March 17, 2011
Team Injury Projection
The Team Injury Projections are here, driven by our brand new injury forecasting system, the Comprehensive Health Index [of] Pitchers [and] Players [with] Evaluative Results—or, more succinctly, CHIPPER. Thanks to work by Colin Wyers and Dan Turkenkopf and a database loaded with injuries dating back to the 2002 season—that's nearly 4,600 players and well over 400,000 days lost to injury—we now have a system that produces injury-risk assessments to three different degrees. CHIPPER projects ratings for players based on their injury history—these ratings measure the probability of a player missing one or more games, 15 or more games, or 30 or more games. CHIPPER will have additional features added to it throughout the spring and early season that will enhance the accuracy of our injury coverage.
These ratings are also available in the Player Forecast Manager (pfm.baseballprospectus.com), where they'll be sortable by league or position—you won’t have to wait for us to finish writing this series in order to see the health ratings for all of the players.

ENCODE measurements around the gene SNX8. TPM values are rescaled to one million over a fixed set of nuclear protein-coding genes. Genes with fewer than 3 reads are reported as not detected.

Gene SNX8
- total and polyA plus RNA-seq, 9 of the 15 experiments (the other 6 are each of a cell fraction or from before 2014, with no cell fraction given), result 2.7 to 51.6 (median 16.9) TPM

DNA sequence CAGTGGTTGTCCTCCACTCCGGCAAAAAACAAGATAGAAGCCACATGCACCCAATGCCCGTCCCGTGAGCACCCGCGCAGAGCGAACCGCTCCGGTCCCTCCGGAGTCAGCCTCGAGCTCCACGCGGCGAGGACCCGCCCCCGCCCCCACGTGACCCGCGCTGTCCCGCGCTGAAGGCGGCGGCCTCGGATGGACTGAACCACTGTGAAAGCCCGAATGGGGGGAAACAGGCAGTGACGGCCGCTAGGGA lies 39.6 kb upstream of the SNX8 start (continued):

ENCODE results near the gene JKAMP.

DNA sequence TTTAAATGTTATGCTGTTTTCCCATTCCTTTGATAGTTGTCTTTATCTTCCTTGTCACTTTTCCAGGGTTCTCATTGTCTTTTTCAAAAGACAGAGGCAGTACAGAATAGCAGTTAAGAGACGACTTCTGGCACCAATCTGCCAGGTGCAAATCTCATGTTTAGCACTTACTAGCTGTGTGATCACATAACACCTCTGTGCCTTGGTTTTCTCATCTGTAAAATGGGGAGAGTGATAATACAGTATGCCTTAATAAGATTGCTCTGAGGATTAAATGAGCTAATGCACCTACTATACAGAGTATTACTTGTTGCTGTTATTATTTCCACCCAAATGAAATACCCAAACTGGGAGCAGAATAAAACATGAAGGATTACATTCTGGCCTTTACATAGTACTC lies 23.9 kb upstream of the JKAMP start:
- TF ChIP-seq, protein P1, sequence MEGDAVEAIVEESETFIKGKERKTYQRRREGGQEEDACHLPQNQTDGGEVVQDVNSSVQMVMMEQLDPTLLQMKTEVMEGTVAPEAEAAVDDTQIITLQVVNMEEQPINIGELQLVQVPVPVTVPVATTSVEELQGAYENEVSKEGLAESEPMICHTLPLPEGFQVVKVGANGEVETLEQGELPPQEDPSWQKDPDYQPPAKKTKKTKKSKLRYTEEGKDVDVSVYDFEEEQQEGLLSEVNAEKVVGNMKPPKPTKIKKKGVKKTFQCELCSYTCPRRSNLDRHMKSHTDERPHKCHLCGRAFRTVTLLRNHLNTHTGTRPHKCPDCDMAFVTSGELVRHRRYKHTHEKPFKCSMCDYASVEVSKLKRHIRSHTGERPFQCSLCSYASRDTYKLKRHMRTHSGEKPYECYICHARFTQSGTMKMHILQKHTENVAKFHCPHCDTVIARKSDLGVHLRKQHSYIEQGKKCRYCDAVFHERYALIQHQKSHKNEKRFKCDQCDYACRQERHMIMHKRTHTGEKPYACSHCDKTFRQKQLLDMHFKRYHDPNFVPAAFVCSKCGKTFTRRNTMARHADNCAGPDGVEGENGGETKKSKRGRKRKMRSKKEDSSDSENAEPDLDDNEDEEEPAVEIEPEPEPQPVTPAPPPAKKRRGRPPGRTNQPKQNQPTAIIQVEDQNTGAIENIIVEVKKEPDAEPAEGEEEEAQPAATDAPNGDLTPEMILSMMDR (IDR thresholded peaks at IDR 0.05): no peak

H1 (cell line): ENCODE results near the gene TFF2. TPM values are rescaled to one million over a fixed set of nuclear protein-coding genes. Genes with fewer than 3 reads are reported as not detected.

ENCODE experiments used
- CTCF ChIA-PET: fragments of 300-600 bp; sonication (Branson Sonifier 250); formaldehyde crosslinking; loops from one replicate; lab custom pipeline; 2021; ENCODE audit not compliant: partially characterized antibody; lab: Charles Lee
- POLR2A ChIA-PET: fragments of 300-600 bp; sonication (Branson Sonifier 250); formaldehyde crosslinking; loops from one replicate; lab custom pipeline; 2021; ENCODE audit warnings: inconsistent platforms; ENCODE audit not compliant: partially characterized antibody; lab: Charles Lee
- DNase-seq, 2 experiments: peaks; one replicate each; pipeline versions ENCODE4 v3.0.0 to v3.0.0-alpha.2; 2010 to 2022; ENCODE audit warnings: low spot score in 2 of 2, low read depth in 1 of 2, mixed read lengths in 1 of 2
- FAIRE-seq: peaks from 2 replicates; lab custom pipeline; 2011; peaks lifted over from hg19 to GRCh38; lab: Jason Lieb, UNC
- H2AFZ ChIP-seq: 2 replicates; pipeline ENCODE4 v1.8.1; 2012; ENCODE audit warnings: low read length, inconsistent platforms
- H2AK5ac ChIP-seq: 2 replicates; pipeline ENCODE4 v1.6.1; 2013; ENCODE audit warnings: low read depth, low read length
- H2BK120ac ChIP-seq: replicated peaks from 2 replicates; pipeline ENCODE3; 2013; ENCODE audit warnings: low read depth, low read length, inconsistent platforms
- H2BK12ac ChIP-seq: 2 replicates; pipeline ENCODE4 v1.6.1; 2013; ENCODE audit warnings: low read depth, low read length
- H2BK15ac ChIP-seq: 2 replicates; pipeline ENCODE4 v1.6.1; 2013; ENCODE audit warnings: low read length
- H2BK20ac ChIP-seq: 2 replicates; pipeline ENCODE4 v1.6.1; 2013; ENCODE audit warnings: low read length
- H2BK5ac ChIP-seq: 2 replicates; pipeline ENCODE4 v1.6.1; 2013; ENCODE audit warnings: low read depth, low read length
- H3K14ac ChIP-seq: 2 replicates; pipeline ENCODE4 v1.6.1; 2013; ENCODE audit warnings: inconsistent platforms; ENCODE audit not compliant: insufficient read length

Hitters in approximate Depth Charts order at time of publication
Pitchers in approximate Depth Charts order at time of publication
Summary: The Twins' DMPI figure has remained consistent over the past three years, despite a sharp increase in number of injuries and days lost in 2010. Their pursuit of a third straight Central Division crown in 2011 may hinge on their ability to stay healthier than they did during their last campaign.